In general, it will be understood by those skilled in the art that many other variations on the disclosed embodiments are possible without departing from the spirit and scope of various aspects of the invention. To cite but one example, larger counters (e.g. 3-bit) may be used in alternative embodiments of the clock loss sense circuit illustrated herein. Such larger counters would, of course, affect the delay in detecting loss of a clock signal which may be desirable, for example, in applications where there is a desire to detect changes in frequency difference between two reference clocks and make such changes a condition for switching. Thus the embodiments discussed are only examples. The underlying principles illustrated are not limited by the particular examples shown. The present invention is limited only by the appended claims.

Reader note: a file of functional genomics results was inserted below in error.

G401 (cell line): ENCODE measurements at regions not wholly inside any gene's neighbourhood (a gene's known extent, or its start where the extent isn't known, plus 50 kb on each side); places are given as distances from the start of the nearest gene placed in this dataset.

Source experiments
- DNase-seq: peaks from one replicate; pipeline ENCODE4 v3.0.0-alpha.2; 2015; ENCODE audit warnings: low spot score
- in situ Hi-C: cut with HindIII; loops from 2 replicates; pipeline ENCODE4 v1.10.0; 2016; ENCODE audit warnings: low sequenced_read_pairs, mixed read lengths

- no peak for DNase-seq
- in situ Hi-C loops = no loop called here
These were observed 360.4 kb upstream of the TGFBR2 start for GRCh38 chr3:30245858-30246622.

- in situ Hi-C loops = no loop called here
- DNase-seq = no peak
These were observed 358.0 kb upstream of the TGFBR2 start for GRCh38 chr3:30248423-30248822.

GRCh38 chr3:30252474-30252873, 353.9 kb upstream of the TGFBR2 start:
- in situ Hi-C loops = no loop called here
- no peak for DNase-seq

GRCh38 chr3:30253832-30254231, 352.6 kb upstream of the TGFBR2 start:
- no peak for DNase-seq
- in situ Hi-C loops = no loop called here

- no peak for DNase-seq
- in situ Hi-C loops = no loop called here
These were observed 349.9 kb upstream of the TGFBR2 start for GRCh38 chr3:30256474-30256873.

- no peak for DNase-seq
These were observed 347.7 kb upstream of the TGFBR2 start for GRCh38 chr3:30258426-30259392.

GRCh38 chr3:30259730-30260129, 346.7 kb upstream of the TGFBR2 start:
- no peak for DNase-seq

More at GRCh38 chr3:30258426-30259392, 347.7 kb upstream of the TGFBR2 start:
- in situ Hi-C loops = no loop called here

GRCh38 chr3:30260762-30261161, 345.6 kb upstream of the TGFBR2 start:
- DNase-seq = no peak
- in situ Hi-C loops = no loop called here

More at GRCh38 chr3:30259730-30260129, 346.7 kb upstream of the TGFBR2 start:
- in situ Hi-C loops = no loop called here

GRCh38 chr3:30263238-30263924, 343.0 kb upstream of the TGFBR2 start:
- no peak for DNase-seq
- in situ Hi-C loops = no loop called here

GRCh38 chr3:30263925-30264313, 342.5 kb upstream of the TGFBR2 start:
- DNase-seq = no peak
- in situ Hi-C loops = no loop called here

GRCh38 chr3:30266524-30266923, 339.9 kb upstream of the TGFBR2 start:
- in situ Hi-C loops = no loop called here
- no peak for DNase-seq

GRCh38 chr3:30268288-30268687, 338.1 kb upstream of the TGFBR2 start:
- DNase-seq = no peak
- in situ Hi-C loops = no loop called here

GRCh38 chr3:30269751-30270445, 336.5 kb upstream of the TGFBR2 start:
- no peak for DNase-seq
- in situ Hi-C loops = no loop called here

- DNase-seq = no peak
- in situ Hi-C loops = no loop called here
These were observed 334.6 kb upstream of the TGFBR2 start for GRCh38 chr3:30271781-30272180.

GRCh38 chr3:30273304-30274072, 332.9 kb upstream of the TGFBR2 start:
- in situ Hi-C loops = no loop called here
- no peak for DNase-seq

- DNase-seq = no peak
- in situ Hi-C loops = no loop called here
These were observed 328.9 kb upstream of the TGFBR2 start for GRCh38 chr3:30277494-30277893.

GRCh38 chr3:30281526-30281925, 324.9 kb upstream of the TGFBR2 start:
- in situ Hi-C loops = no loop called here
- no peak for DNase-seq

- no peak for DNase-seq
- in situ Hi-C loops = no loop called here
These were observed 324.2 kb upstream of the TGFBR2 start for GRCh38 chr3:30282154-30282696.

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Classifications
U.S. Classification327/99, 327/298
International ClassificationH03L7/14, H04L7/00, G06F1/04, H03L7/00, H03K5/00, H03L7/095, H03K5/19, G06F1/08, H03K17/00
Cooperative ClassificationG06F11/1604, H03L7/095, H03L7/143, G06F11/20, G06F1/08, H04L7/0083, H04L7/0008
European ClassificationG06F1/08, G06F11/16A, H03L7/14D